Name of Assigned Judge Sitting Judge if Other or Magistrate Judge Joan H. Lefkow than Assigned Judge
Defendant Dr. Ghosh's motion to adopt and join the pending motion to dismiss  is granted. Defendants' motion to dismiss  is denied. Defendants Dr. Williams', Dr. Ghosh's and Wexford's responsive pleading shall be filed within 14 days of this order. A status hearing is scheduled for December 20, 2011 at 8:30 a.m. Kenneth A. Hoffman, Mitchell, Hoffman & Wolf, 221 N. LaSalle, Suite 1148, Chicago, IL 60601, (312) 726-6722, email@example.com, is appointed to represent the plaintiff.
O [ For further details see text below.] Docketing to mail notices.
Plaintiff, Fredeal Truidalle, a prisoner at Stateville Correctional Center, brings this civil rights action pursuant to 42 U.S.C. § 1983. Presently before the Court is LaTonya Williams' and Wexford Health Sources, Inc.'s motion to dismiss for failure to state a claim upon which relief can be granted and Dr. Ghosh's motion to adopt and join the pending motion o dismiss. Dr. Ghosh's motion to adopt and join the pending motion to dismiss is granted.
It is well established that pro se complaints are to be liberally construed. Kaba v. Stepp, 458 F.3d 678, 681, 687 (7th Cir. 2006). Pro se submissions are held to a less stringent standard than formal pleadings drafted by lawyers. Bridges v. Gilbert, 557 F.3d 541, 546 (7th Cir. 2009). Rule 8(a)(2) of the Federal Rules of Civil Procedure requires only "a short and plain statement of the claim showing that the pleader is entitled to relief," in order to " 'give the defendant fair notice of what the . . . claim is and the grounds upon which it rests.' " Bell Atlantic Corp. v. Twombly, 550 U.S. 544, 555 (2007) (quoting Conley v. Gibson, 355 U.S. 41, 47 (1957)); Windy City Metal Fabricators & Supply, Inc. v. CIT Tech. Fin. Servs., Inc., 536 F.3d 663, 667 (7th Cir. 2008).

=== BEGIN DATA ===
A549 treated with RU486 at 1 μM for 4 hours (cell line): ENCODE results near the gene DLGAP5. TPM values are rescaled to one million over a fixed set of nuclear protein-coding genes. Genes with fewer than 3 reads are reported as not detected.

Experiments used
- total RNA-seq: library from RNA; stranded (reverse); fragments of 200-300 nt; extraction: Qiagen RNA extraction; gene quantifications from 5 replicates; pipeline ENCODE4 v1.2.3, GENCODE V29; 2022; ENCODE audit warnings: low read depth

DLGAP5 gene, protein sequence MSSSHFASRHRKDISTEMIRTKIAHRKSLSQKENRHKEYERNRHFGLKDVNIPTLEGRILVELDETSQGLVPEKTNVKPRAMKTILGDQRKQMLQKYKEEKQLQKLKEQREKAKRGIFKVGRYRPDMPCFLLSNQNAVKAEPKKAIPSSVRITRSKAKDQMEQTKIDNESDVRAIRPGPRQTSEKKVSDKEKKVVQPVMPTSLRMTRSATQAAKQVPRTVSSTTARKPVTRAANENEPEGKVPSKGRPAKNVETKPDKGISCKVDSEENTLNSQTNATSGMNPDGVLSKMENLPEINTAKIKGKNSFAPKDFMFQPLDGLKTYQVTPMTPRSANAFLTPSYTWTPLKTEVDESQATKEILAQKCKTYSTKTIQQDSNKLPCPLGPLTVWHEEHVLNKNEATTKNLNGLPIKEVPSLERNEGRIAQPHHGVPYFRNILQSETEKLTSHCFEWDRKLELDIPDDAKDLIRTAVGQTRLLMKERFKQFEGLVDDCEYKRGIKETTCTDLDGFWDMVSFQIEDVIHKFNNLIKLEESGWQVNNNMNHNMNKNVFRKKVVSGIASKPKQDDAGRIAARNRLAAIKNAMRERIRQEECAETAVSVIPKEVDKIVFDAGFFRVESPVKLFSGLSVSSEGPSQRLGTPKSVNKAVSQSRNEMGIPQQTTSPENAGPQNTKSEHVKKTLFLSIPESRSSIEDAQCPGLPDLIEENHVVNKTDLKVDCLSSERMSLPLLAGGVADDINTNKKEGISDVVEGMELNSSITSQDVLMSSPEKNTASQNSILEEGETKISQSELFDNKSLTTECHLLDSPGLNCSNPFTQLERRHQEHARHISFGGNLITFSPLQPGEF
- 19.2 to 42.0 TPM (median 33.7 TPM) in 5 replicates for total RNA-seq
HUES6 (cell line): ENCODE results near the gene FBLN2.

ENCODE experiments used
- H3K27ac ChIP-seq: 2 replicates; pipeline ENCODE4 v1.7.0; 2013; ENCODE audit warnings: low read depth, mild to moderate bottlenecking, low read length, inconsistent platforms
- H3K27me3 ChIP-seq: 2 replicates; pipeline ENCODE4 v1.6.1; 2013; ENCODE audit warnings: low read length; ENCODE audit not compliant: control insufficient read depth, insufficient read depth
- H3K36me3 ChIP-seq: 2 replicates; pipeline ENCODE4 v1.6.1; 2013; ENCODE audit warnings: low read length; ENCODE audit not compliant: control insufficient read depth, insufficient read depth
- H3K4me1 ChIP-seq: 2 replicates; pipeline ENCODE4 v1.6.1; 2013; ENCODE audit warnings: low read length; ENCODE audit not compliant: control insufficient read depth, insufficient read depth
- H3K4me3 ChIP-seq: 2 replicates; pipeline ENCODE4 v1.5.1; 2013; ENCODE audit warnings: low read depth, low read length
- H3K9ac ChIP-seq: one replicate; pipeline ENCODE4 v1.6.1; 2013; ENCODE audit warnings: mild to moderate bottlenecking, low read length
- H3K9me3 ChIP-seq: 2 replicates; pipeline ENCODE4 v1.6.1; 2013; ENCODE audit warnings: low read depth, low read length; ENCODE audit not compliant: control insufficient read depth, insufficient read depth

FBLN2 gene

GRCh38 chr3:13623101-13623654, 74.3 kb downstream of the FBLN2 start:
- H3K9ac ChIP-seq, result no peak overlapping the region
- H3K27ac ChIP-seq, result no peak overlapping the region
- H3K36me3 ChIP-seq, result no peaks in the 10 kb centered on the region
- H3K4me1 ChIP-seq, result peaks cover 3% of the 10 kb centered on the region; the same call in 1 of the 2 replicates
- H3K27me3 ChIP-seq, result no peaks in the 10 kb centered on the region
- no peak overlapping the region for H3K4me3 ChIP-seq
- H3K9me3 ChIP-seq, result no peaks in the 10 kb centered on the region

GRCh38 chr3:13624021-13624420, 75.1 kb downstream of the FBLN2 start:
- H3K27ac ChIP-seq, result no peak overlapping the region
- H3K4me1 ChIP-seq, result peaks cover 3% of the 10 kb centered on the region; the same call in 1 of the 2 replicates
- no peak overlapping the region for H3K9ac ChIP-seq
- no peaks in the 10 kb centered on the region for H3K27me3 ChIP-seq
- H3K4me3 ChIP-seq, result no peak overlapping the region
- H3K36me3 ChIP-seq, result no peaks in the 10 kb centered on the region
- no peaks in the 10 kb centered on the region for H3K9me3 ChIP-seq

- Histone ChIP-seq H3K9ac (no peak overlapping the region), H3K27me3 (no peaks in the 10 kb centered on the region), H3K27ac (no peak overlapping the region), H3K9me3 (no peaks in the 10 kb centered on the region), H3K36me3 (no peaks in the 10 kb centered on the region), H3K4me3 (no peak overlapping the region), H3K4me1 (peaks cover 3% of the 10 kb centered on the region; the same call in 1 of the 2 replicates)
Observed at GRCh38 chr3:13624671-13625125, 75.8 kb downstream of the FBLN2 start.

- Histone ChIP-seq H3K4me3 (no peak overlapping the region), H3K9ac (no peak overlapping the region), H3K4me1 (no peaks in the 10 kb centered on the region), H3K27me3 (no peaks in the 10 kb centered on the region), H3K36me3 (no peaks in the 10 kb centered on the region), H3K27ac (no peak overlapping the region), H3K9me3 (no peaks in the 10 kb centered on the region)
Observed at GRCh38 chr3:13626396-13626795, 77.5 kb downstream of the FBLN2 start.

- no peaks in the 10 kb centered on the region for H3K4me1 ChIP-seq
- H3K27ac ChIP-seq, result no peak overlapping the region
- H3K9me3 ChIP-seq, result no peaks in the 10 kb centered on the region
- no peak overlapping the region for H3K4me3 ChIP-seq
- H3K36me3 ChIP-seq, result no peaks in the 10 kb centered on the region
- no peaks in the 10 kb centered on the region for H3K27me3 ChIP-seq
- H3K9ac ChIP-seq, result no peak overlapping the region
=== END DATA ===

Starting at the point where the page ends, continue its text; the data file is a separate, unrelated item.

To satisfy the notice pleading requirements of Fed. R. Civ. P. 8(a)(2), the plaintiff must only state his basic legal claim and provide "some indication . . . of time and place." Thompson v. Washington, 362 F.3d 969, 971 (7th Cir. 2004). In addition, when considering whether to dismiss a complaint for failure to state a claim upon which relief can be granted, the court assumes all factual allegations in the complaint to be true, viewing all facts--as well as any inferences reasonably drawn therefrom--in the light most favorable to the plaintiff. Parish v. City of Elkhart, 614 F.3d 677, 679 (7th Cir. 2010); Bell Atlantic Corp., 550 U.S. at 563 (citing Swierkiewicz v. Sorema N.A., 534 U.S. 506, 514 (2002)). A well-pleaded complaint may proceed even if it appears "that actual proof of those facts is improbable, and that a recovery is very remote and unlikely." Bell Atlantic Corp., 550 U.S. at 556.